Line One
Roses & Razzberries

By Terry Scruton
Land Line Now senior correspondent

 

OOIDA Member Mick Jackson would like to send out some RAZZBERRIES to the headline writers at the Pittsburgh Tribune-Review.

The paper ran a story a while back with the headline “Truck driver sought by Moon police in possible abduction.” Well, the story was about a truck driver all right – a pickup truck driver. Apparently, the folks at the Tribune-Review aren’t all that concerned with the difference.

But they should be. We’d be willing to bet that if you surveyed any random group of newspaper readers and showed them that headline, most of them would assume the story was talking about the driver of an 18-wheeler.

It may seem like a small nit to pick, but truck drivers – real truck drivers – get enough bad press as it is without the press acting badly to make matters worse.

OOIDA Life Member Jim Griggs of Grant Park, IL, sends out some RAZZBERRIES to Brad Roeber, regional president of the Chicago AAA branch. Not long after the split speed limit died its rightful death in Illinois, Roeber sent a letter to a local paper criticizing Gov. Pat Quinn for letting the bill pass that effectively killed the split speeds.

Roeber said there is “a mountain of evidence” against this legislation. He cited the fact that large trucks traveling at higher speeds take longer to brake, calling it simple physics.

While that statement may be true, there is also an even bigger mountain of evidence suggesting that cars and other vehicles having to maneuver around slower moving trucks pose an even greater danger.

And how about the studies that show that in the majority of collisions involving a truck, the truck driver is not the one at fault?

We’d suggest that Mr. Roeber and the rest of the AAA might want to climb down off their “mountains” of evidence and live with us down here in the real world for a while. Sounds like the air is getting pretty thin up there anyway.

OOIDA Member Randy McLellan Jr. sends a four-mile backlog of RAZZBERRIES to the Pennsylvania Highway Patrol and their overzealous approach to Operation Safe Driver.

The Pennsylvania Highway Patrol set up a commercial vehicle checkpoint on Highway 222 near Kutztown, PA – which is a two-lane highway – on Oct. 21. The patrol confirmed a “significant” backup of traffic at the checkpoint. Randy estimated it to be four miles.

The Highway Patrol’s checkpoint was set up in such a way that trucks had to navigate a sharp curve to enter traffic after their inspection, forcing the Highway Patrol to stop traffic again as each truck exited.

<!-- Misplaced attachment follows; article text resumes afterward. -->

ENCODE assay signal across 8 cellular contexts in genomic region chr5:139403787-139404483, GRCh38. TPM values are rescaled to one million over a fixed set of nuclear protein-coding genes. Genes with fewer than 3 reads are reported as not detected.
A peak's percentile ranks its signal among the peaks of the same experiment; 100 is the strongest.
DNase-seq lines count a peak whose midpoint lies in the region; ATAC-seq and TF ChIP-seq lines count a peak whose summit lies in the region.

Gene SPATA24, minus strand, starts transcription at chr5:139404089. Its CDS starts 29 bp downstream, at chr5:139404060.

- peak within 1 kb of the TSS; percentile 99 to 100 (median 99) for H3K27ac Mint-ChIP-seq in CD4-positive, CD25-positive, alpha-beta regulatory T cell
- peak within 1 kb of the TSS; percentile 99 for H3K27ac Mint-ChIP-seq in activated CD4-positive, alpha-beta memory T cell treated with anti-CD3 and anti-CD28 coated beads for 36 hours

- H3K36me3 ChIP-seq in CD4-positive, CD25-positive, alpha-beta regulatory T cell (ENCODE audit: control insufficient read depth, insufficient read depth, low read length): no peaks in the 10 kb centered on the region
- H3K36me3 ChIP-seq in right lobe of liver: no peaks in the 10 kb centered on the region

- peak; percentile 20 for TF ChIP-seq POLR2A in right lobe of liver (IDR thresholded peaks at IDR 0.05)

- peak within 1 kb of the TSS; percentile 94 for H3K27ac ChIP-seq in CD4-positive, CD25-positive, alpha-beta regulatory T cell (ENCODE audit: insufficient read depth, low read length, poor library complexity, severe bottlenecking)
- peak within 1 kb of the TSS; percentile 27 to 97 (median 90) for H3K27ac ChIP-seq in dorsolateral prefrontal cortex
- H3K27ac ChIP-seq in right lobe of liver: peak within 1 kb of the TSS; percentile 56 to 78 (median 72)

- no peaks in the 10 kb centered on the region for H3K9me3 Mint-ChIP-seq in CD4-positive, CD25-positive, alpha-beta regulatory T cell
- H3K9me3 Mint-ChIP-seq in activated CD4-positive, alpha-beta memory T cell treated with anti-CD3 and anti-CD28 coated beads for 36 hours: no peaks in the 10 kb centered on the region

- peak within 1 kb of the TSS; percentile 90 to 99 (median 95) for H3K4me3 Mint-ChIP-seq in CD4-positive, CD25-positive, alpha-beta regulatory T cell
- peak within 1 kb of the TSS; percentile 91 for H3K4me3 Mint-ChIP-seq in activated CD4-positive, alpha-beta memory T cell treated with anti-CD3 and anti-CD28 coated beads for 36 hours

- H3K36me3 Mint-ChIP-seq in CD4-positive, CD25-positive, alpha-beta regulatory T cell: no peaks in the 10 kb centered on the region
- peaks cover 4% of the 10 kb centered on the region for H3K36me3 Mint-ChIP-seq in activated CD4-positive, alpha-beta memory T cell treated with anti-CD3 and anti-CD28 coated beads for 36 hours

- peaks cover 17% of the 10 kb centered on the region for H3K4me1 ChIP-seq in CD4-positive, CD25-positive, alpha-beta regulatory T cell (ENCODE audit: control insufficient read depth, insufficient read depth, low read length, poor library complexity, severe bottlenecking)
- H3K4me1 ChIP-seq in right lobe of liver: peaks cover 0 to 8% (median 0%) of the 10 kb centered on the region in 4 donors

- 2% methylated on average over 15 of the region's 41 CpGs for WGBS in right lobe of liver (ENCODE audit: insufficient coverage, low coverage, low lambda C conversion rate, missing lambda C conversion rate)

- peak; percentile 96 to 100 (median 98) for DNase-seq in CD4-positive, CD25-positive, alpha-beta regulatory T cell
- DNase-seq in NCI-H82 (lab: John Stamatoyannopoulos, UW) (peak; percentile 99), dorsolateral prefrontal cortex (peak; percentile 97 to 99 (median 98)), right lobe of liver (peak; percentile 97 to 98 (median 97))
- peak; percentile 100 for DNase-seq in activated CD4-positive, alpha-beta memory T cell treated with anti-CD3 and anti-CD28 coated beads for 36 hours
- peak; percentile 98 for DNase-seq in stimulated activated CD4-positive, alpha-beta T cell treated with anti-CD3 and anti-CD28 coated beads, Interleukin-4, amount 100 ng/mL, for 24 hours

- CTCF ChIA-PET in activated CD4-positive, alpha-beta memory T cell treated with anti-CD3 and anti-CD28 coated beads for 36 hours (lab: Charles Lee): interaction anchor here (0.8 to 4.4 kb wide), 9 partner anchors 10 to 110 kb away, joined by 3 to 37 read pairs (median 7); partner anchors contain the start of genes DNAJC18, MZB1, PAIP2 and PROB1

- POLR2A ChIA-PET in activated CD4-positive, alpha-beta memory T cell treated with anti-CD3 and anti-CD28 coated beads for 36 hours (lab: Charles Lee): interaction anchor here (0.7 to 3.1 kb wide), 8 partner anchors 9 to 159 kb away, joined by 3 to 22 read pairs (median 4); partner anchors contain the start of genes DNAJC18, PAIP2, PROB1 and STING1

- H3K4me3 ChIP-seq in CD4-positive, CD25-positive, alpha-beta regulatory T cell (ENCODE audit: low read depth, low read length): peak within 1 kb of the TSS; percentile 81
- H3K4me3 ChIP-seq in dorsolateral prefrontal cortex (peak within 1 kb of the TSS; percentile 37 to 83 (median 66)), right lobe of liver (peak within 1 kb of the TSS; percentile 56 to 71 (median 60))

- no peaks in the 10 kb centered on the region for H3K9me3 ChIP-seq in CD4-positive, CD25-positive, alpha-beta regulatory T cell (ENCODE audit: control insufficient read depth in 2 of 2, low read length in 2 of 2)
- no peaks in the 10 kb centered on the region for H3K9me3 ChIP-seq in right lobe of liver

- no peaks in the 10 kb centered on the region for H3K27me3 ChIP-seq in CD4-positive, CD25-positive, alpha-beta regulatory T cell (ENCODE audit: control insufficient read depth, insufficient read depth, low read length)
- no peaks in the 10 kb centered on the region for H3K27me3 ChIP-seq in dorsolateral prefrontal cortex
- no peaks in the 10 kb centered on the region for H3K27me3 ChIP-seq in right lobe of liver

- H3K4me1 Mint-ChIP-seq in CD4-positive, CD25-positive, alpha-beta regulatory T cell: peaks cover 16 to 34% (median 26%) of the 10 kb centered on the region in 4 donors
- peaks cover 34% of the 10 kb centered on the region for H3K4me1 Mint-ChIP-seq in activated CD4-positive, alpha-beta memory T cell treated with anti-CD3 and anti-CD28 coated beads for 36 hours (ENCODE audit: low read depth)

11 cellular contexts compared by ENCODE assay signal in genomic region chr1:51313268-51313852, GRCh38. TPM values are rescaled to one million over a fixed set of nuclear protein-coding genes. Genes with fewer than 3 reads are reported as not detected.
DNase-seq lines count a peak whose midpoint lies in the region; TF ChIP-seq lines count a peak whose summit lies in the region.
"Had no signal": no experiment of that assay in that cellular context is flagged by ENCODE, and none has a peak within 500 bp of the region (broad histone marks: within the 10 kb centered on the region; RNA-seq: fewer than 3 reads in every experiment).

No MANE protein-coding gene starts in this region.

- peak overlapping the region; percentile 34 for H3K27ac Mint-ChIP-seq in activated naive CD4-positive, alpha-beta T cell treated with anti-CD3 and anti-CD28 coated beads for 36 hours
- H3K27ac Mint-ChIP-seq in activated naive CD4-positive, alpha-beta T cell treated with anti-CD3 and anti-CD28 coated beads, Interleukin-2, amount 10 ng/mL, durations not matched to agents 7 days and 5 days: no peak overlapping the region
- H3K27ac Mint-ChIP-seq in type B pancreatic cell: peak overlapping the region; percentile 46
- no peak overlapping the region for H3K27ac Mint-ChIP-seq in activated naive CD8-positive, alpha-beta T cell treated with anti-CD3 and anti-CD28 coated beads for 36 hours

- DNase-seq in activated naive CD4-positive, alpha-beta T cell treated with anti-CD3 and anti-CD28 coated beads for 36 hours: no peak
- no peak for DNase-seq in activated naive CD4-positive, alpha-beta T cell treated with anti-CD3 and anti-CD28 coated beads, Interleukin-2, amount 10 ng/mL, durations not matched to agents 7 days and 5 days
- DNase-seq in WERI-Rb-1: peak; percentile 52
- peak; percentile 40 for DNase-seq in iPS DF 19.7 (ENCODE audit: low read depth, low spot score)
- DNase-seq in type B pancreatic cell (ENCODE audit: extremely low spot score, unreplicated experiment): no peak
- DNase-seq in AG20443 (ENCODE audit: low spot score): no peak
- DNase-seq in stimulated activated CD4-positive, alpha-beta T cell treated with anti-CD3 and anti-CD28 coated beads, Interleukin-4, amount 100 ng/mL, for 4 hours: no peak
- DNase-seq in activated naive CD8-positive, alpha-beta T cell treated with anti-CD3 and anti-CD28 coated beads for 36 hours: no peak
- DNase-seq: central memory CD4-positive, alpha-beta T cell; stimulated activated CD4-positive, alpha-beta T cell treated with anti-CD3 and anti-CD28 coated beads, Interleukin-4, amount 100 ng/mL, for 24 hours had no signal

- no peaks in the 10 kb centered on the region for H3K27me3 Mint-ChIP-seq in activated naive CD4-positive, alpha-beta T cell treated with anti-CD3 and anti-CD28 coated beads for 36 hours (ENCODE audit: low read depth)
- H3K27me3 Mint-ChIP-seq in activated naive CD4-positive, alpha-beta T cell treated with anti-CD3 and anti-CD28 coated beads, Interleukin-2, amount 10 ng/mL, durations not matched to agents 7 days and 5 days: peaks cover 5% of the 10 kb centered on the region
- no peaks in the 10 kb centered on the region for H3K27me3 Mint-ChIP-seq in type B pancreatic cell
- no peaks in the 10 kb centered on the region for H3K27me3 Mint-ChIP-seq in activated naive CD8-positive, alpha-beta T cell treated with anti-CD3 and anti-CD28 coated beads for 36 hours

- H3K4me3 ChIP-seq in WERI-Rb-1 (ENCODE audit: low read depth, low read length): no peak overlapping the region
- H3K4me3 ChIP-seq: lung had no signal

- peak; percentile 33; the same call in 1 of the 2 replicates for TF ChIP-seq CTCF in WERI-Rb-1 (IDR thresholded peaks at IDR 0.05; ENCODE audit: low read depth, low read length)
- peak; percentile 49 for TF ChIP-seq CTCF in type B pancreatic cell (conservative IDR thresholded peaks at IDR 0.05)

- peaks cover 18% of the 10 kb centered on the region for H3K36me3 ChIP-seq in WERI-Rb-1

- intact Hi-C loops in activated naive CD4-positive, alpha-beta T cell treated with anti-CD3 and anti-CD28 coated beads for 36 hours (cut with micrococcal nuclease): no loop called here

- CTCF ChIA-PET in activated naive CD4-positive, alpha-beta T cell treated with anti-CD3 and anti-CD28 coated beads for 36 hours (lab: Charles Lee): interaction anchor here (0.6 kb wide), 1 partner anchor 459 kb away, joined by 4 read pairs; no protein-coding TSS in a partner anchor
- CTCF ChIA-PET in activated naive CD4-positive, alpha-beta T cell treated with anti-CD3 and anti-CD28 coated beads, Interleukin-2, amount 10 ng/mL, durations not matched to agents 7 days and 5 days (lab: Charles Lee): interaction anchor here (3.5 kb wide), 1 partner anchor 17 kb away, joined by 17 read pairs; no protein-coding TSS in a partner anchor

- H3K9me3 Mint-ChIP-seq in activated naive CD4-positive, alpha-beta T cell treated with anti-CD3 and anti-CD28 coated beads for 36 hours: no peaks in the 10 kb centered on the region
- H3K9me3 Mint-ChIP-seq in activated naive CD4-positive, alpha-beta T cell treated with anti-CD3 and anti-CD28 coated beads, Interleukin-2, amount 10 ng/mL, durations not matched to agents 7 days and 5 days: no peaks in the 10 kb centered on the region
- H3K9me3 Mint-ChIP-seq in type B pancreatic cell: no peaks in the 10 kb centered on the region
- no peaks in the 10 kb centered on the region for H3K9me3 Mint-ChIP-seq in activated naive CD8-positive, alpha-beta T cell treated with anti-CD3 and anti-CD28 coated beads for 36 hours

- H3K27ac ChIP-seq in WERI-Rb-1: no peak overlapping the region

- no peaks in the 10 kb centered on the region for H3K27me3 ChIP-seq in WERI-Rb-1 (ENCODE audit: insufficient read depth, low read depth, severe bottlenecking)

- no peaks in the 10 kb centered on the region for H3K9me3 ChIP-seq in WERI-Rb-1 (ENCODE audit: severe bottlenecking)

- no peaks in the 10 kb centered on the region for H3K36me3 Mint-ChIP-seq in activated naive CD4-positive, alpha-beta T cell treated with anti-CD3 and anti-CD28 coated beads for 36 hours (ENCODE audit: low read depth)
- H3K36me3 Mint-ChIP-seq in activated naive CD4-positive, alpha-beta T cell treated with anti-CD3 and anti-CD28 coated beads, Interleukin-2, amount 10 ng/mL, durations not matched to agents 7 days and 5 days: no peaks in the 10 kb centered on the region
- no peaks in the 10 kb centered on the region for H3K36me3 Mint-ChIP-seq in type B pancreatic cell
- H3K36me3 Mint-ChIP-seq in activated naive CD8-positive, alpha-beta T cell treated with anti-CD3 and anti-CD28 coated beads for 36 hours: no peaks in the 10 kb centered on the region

For something that was supposed to promote safety, the Pennsylvania Highway Patrol certainly found one of the most dangerous ways to do it.

Some safely delivered ROSES go out to all of those drivers honored this year in the OOIDA Safe Driving Award Program, which is sponsored by Volvo Trucks North America.

Those of us who report the news here in Land Line Magazine know that wrecks involving big trucks make the headlines every single day, whether they deserve it or not. But for every wreck it’s good to know that there are plenty of drivers who go years – sometimes 30 or 40 – without a single accident on their records.

So ROSES to those drivers for making us all feel a little safer on the road.

OOIDA Member Linda Kellett of Ocala, FL, would like to send out some ROSES to Ray and Lydia Ellis of Mebane, NC.

Linda was struck by a car and seriously injured in a truck parking lot earlier this year, and was hospitalized for three days. The Ellises came to her assistance immediately, asking if there was anything she needed. Linda was concerned for the two small birds in her truck, so the husband and wife took them home and cared for them while Linda was hospitalized.

As if that wasn’t enough, the pair even took Linda into their home when she was released and let her stay there until relatives came to get her.

Linda said she felt “blessed to have these highway angels” looking out for her that day. And we feel blessed just knowing people like that are still out there. LL

 

Terry Scruton may be reached at
terry_scruton@landlinemag.com

 
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